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Paynesville Press - June 4, 2003

Officials fear for safety of children during parade

By Bonnie Jo Hanson

Paynesville's annual Town and Country Days parade will go on this year, in spite of safety concerns from city officials about throwing candy from parade floats.

In a written statement, police chief Tony Schmitt, who retired at the end of May, informed the city council last week that he sees candy throwing from parade units as a problem and a safety issue. He told the council that he didn't believe the Paynesville Chamber of Commerce was addressing the issue properly. He stated that if the practice was allowed to continue, the police department would be hard pressed to issue a permit for the parade in 2004.

Schmitt told the council the same thing last year when a parade permit was issued to the Chamber of Commerce. Schmitt is worried that small children chasing candy could end up under the wheels of a parade float. For years, a clause in the parade permit has prohibited candy from being thrown from vehicles.

kids picking up candy Mark Leverington, who coordinates the parade for the Chamber of Commerce, told the council that while a couple of floats still threw candy last year, most of the parade participants obeyed the rules. Chamber of Commerce members do their best to educate participants about the rules, but they are unable to police the entire two-mile parade route to ensure nobody throws candy, he told the council. He thought enforcement should be up to the police.

Chamber of Commerce president Jeff Bertram pointed out that last year police became confrontational while enforcing the law, which he thought defeated the purpose of holding the parade. One objective of the Chamber of Commerce is to promote Paynesville as friendly, he said.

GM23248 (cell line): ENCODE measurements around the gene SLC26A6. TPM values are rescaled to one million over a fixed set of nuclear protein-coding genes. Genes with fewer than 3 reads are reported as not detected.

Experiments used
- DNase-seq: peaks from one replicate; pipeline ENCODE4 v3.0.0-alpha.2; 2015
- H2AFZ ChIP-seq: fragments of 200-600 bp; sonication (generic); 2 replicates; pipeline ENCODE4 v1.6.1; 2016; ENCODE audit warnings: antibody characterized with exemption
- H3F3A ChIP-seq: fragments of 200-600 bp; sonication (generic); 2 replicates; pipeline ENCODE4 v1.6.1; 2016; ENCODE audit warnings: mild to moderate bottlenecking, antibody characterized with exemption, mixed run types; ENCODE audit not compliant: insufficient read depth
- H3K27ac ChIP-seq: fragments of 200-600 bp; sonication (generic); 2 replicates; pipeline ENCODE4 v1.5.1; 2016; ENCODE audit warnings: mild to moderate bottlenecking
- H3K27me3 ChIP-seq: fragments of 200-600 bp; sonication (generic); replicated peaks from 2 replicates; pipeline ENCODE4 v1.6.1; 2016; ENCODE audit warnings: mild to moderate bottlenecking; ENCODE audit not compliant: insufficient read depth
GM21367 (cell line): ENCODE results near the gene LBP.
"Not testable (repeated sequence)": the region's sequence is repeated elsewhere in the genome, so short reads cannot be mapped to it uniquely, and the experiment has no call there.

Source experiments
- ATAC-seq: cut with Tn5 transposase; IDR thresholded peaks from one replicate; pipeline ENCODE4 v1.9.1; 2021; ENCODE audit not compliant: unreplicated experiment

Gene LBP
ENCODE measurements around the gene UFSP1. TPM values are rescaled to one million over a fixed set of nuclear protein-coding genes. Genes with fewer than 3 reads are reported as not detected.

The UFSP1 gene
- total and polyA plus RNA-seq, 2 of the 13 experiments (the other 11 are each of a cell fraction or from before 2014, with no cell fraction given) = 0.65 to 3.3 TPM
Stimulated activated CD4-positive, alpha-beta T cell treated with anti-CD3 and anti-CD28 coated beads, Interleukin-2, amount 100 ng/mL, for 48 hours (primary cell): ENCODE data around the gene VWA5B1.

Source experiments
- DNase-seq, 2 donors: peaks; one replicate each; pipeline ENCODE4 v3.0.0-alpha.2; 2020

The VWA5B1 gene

He would rather discontinue the parade than allow visitors to view the city as unfriendly. Discontinuing the parade could cause hard feelings throughout the community, Bertram added, because the parade has been a Paynesville tradition for 54 years.

City officials want to keep kids safely near the curb by discouraging candy throwing during the Town and Country Days parade.

The role of the Chamber of Commerce should be to educate participants, agreed council member Dennis Zimmerman, and the police should be tasked with enforcement.

As a result of the discussion, the council passed a resolution changing the wording on the parade permit from "throwing candy is prohibited" to "candy is welcome and appreciated. For the safety of small children, we ask that you pass out candy away from vehicles."

The same wording should appear on parade unit applications.

According to Zimmerman, the new wording should educate participants of the safety issue while maintaining the friendly spirit of the parade and offering an alternative to throwing candy.

The parade will be held this year on Wednesday, June 18, beginning at 7 p.m. It will follow the same route as previous years, starting at the Industrial Park, going south along Washburne Avenue, turning west on Mill Street to pass the Paynesville Area Elementary School, turning south on Maple Street, and ending at St. Louis Catholic Church.

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